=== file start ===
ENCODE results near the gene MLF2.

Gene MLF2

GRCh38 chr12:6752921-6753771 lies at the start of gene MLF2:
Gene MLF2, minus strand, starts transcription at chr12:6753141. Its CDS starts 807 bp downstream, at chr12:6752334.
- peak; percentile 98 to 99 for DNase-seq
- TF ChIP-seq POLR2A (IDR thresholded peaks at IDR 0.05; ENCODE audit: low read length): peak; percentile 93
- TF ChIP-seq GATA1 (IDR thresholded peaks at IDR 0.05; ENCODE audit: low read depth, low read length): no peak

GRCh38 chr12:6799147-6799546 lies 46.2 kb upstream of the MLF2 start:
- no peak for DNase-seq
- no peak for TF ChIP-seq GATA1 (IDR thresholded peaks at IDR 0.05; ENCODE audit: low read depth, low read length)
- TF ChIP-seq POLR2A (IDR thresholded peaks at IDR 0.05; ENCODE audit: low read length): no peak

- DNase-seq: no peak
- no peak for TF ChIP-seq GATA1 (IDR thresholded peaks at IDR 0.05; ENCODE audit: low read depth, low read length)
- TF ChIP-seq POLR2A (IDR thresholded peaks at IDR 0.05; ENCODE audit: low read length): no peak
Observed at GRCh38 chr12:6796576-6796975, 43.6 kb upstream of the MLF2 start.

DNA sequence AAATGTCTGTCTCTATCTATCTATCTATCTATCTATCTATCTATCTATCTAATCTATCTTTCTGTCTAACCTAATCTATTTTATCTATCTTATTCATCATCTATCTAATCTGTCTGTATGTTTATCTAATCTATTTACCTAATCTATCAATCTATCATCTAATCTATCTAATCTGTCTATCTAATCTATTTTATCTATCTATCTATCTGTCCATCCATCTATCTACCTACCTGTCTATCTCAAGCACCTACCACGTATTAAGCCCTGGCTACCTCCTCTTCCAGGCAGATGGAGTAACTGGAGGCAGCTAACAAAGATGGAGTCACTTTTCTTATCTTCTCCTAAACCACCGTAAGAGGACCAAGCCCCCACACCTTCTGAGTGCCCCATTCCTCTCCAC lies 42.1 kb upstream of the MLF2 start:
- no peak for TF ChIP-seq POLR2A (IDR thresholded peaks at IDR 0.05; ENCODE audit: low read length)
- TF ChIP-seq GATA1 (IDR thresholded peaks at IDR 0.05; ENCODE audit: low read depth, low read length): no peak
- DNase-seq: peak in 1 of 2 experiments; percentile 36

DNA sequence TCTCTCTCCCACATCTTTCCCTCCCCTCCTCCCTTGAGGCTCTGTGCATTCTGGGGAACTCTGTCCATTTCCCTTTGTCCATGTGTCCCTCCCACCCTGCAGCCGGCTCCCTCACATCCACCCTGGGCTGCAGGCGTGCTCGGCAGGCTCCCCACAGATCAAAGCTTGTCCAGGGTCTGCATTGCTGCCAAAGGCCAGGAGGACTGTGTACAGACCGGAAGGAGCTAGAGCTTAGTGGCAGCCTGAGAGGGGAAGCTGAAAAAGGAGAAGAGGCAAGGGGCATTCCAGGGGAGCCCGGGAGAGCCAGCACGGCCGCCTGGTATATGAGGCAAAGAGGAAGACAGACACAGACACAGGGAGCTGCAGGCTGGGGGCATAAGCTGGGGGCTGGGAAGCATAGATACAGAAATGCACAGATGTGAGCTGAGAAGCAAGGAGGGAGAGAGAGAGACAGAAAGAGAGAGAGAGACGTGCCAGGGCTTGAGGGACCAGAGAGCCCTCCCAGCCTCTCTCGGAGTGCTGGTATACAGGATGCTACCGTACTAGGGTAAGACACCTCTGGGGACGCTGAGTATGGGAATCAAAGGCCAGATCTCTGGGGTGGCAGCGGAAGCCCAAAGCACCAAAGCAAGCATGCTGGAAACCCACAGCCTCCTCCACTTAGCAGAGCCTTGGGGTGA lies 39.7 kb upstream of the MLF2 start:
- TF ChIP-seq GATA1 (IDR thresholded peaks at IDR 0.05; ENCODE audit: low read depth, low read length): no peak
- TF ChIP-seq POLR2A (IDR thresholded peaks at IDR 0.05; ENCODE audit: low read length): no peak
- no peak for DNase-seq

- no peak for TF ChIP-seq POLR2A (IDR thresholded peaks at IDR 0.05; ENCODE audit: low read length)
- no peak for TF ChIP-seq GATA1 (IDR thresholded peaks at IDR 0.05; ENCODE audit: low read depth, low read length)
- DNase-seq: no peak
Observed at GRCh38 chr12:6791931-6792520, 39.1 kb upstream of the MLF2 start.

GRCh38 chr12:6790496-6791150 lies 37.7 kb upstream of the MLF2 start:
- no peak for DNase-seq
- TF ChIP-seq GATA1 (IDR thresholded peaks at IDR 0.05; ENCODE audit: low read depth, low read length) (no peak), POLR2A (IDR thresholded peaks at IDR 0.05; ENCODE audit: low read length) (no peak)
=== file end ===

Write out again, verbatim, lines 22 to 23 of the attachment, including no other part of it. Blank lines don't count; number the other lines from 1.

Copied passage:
- TF ChIP-seq POLR2A (IDR thresholded peaks at IDR 0.05; ENCODE audit: low read length): no peak
- no peak for DNase-seq